Checking Account vs Savings Account: Meaning
A bank is a financial institution that offers deposit and withdrawal facilities, loans and advances, as well as investment facilities to its clients. Checking accounts vs savings accounts are two main types of accounts that financial institutions and banks open. A checking account is of use primarily when we make deposits and withdrawals more frequently. There is no limit on the number of transactions that the account owner can perform in such accounts. At the same time, the primary objective of opening of savings account is to park spare money and earn out of it. Individuals opt for it when they do not intend to make frequent deposits and withdrawals from the account.
Savings accounts usually have a limit with regard to the number of withdrawals within a specified period. Banks may even charge a penalty or extra fee if an individual exceeds the number of withdrawals fixed by law or by the respective bank.
Checking Account vs Savings Account: Differences
The main purpose of a checking account is to take care of numerous day-to-day transactions. These transactions could be making deposits, withdrawing money and making payments, paying bills, etc. Hence, such accounts are of use when the goal is to spend money rather than save it.
A savings account is of use for those who intend to save money. It is not for daily spending and transacting purposes—further, savings and earning out of these deposits.
Number of Permissible Transactions
The checking account and savings account both allow deposit of funds through cash and check deposits at the branch, ATM, or through electronic transfers. Similarly, they allow withdrawal of funds through the issuance of checks, cash withdrawals at the branch or ATM, and transactions through a debit card.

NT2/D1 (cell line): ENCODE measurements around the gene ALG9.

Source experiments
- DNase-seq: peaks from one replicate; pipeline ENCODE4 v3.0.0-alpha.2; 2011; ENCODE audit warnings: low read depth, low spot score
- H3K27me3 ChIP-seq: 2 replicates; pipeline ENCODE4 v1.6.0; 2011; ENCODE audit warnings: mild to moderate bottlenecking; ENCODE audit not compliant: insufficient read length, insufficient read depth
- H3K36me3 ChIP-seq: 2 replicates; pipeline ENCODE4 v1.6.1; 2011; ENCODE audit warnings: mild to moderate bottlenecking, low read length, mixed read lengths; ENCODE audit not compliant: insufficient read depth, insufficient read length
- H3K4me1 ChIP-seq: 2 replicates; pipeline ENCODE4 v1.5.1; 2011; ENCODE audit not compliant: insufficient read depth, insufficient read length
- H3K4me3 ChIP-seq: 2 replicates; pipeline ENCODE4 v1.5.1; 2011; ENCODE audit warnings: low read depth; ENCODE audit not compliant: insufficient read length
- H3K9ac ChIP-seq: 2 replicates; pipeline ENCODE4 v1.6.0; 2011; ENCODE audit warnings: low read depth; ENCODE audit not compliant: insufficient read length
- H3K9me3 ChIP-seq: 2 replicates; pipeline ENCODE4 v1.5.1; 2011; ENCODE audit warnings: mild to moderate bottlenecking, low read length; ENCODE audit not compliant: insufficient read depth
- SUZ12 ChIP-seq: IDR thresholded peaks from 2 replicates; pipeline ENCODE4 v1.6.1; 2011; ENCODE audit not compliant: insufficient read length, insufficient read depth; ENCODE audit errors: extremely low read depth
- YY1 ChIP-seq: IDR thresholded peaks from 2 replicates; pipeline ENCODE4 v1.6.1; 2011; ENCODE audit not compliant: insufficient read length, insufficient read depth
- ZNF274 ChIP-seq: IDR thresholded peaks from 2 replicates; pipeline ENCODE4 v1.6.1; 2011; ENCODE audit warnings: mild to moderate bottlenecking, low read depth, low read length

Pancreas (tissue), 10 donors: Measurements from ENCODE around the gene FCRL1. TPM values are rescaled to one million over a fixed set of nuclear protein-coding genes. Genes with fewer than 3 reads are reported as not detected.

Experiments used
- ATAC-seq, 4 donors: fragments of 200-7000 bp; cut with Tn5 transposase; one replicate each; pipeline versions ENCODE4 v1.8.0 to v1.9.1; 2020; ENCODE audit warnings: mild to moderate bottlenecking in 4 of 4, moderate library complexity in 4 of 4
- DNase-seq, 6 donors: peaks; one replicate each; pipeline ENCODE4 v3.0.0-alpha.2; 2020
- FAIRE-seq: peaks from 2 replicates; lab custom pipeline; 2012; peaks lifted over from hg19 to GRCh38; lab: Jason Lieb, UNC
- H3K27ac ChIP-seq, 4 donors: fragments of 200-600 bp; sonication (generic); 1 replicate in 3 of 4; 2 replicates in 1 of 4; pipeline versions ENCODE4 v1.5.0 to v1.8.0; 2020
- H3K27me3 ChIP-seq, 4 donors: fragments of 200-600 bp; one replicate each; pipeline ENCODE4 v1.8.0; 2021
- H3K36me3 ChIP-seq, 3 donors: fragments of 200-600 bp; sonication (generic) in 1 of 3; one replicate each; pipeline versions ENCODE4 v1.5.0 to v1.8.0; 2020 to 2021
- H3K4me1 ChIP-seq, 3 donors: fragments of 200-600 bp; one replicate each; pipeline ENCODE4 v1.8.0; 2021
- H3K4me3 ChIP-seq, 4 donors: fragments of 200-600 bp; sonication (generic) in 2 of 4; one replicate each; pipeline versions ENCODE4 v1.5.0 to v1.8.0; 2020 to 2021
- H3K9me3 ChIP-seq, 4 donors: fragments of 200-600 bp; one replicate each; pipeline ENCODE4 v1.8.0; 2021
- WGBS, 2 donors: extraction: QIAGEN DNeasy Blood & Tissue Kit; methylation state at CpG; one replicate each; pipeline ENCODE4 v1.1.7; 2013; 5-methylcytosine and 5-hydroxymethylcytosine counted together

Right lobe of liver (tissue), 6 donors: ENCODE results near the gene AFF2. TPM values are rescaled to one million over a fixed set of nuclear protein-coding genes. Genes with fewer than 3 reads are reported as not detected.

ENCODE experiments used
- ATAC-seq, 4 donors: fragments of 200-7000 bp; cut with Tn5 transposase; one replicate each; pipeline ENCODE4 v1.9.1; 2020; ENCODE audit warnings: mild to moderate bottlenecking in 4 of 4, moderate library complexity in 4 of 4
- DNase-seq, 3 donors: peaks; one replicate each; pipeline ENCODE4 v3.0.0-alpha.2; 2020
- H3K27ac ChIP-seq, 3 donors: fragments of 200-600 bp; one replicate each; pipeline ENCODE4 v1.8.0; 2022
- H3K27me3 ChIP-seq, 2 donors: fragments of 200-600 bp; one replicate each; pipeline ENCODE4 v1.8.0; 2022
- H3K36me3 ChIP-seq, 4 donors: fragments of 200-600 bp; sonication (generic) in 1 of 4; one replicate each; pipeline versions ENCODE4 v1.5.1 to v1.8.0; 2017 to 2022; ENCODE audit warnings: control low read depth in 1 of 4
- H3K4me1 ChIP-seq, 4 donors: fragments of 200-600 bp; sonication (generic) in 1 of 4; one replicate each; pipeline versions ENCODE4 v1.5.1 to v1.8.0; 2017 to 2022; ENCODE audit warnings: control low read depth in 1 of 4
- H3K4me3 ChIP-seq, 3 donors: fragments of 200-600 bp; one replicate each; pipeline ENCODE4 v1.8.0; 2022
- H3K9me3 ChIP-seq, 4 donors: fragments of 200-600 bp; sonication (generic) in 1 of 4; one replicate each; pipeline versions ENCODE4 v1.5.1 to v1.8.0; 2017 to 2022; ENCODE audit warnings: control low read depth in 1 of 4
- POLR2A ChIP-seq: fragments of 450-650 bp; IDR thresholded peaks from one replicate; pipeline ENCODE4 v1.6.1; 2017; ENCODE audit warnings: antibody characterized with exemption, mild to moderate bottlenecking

However, there is a big difference between the two types of accounts in the number of transactions that one can undertake. An account holder can go on with an unlimited number of deposits and withdrawal transactions with a checking account. Basically, there are no restrictions as such on the number of transactions. And this is the most important and crucial difference between a checking and savings account from an operational or services point of view.
On the other hand, savings account places restrictions on the number of transactions that an account holder can undertake over a specific period. The restriction is primarily on the number of withdrawals one can do from his account. This restriction can be put in place by the bank or the banking regulatory body of the respective country. An account holder exceeding the maximum permissible number of withdrawals over a particular time period can be charged with an excess withdrawal fee or a penalty which will be a loss for him.
Payment of interest on the funds in the account is the second most important difference between the two types of accounts. A checking account usually does not offer any interest on the funds that an account holder maintains in his account. Some new accounts have recently started offering interest, but the percentage is minuscule. Thus, such accounts are not for those who are looking for interest earnings through deposits in a bank account.